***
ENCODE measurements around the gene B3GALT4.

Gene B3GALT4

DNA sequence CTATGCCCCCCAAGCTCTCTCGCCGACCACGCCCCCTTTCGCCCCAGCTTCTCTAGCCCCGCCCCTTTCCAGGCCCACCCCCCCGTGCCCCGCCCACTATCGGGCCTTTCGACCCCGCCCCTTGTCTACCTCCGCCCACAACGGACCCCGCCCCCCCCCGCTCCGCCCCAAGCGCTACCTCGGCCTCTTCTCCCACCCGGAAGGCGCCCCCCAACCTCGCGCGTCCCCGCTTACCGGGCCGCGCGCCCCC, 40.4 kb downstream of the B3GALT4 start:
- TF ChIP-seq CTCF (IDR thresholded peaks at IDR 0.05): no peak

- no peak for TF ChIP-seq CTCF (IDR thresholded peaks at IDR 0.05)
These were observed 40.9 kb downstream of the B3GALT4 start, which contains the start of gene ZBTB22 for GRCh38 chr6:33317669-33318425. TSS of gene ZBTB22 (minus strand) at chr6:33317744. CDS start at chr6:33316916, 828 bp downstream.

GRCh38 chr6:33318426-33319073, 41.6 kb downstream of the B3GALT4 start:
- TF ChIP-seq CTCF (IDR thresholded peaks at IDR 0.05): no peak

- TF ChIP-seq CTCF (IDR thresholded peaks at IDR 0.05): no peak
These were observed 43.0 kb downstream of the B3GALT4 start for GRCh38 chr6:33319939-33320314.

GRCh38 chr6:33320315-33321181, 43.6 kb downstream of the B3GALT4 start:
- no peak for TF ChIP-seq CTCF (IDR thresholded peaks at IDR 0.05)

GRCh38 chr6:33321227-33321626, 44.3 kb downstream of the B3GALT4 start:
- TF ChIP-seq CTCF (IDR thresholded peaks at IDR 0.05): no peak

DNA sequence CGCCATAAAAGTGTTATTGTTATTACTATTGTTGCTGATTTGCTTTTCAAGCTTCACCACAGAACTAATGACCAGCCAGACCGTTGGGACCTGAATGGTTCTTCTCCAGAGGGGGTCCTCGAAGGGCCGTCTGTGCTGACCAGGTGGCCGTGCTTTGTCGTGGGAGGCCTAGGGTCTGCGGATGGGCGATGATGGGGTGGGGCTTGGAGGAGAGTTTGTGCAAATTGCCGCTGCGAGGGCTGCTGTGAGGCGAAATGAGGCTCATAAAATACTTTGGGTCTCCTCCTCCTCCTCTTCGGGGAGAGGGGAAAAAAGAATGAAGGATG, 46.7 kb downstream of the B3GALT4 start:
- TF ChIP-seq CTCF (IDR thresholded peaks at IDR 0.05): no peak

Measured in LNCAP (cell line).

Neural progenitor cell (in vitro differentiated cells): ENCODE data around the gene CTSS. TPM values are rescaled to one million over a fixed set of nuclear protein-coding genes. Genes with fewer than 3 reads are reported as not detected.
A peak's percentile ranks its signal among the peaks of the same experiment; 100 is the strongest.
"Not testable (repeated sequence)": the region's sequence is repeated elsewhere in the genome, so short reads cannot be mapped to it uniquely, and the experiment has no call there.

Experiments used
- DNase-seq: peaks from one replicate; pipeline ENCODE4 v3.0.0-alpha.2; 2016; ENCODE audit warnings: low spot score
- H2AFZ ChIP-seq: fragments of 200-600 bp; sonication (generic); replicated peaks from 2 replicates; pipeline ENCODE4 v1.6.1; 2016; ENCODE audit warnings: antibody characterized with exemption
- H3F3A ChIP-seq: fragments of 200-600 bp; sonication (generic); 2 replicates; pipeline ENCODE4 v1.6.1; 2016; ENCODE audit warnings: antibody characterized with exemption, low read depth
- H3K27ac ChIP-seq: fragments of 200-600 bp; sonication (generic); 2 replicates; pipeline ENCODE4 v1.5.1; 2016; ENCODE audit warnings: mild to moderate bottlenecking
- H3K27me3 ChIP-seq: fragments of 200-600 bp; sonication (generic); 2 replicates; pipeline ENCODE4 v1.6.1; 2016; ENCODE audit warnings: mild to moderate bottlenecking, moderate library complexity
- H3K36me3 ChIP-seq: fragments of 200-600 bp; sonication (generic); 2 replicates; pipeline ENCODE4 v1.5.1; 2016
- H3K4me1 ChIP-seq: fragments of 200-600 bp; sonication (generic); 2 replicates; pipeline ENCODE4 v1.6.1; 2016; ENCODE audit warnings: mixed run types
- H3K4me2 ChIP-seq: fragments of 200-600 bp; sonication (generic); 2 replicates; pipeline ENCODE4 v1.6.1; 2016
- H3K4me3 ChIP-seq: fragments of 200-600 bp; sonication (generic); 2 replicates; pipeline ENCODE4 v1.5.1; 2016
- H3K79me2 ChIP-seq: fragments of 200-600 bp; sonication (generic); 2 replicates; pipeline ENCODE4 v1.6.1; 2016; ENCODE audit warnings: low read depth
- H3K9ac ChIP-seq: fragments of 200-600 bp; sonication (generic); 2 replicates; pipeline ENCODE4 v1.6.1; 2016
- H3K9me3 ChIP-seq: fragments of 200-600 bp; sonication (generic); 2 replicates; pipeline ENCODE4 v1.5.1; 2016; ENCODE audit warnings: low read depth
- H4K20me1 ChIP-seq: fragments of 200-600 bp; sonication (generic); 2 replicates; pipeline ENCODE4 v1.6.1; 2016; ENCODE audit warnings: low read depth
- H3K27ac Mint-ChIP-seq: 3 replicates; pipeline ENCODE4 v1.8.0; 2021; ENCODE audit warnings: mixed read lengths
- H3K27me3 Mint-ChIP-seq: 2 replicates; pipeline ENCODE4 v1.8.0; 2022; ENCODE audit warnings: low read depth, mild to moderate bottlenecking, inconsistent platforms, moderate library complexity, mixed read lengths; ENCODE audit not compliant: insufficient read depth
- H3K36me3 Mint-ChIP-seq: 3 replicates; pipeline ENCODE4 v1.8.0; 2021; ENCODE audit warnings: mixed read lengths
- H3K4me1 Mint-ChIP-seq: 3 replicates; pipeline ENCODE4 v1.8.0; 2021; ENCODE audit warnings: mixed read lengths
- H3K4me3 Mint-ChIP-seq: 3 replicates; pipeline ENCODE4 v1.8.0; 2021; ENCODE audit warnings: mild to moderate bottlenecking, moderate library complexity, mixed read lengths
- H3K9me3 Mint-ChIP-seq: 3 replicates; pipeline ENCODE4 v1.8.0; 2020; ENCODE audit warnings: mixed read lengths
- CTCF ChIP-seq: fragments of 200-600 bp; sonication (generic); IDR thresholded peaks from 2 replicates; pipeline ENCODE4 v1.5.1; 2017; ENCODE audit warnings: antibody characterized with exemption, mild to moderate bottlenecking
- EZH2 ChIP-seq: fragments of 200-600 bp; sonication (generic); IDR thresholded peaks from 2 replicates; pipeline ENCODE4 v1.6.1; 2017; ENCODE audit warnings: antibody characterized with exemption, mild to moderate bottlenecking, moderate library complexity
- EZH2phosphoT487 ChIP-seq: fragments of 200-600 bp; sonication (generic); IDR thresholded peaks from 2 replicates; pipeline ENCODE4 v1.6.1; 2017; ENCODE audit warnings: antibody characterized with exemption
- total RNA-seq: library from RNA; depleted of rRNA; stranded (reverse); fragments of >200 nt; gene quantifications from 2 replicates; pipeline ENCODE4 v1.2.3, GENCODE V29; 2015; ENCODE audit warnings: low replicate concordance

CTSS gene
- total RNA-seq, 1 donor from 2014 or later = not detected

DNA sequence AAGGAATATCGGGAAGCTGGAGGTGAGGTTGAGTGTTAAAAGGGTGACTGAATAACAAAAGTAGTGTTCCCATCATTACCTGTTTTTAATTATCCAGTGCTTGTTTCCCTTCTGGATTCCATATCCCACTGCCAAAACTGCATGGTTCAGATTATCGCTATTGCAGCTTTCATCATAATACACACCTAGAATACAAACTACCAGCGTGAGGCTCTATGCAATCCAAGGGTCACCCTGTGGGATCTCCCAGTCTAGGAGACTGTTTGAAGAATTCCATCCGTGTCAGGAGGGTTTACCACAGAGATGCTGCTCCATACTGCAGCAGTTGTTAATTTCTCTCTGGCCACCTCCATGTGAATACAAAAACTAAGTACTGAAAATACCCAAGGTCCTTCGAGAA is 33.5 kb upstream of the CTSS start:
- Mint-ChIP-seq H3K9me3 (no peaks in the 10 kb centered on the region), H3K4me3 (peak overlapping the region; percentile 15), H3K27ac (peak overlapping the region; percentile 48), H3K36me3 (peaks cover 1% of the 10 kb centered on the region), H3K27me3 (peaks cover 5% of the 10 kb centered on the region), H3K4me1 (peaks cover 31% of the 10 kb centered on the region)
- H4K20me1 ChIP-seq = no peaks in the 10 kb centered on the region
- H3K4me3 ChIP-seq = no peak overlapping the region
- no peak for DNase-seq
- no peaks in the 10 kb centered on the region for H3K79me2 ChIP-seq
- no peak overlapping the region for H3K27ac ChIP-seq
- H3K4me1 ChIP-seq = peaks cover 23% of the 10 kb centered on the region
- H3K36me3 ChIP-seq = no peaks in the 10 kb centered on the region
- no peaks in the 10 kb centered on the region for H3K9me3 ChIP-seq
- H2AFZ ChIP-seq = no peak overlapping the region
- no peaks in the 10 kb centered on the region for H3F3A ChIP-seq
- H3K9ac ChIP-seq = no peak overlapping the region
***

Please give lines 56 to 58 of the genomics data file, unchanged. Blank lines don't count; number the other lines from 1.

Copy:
- no peaks in the 10 kb centered on the region for H3K9me3 ChIP-seq
- H2AFZ ChIP-seq = no peak overlapping the region
- no peaks in the 10 kb centered on the region for H3F3A ChIP-seq